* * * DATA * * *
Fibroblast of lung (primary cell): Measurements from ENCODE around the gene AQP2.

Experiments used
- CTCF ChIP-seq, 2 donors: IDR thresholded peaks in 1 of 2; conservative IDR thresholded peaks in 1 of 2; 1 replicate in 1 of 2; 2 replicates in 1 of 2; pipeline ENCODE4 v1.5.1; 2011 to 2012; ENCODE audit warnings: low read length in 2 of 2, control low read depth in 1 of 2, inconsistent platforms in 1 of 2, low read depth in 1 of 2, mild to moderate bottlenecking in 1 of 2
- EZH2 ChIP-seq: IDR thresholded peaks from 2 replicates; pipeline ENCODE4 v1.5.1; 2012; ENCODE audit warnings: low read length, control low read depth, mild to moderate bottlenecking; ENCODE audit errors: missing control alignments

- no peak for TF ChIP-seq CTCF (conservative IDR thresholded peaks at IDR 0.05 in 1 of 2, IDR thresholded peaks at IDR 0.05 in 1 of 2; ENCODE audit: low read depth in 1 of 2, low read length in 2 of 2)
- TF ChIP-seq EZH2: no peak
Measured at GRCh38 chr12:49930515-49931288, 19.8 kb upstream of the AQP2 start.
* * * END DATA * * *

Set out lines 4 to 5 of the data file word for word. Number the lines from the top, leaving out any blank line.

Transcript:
- EZH2 ChIP-seq: IDR thresholded peaks from 2 replicates; pipeline ENCODE4 v1.5.1; 2012; ENCODE audit warnings: low read length, control low read depth, mild to moderate bottlenecking; ENCODE audit errors: missing control alignments

- no peak for TF ChIP-seq CTCF (conservative IDR thresholded peaks at IDR 0.05 in 1 of 2, IDR thresholded peaks at IDR 0.05 in 1 of 2; ENCODE audit: low read depth in 1 of 2, low read length in 2 of 2)